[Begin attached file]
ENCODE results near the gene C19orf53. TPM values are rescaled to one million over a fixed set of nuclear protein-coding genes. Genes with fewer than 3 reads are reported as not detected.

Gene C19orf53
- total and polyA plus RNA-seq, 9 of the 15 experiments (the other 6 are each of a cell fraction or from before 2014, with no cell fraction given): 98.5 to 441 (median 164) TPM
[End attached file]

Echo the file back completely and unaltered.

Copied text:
ENCODE results near the gene C19orf53. TPM values are rescaled to one million over a fixed set of nuclear protein-coding genes. Genes with fewer than 3 reads are reported as not detected.

Gene C19orf53
- total and polyA plus RNA-seq, 9 of the 15 experiments (the other 6 are each of a cell fraction or from before 2014, with no cell fraction given): 98.5 to 441 (median 164) TPM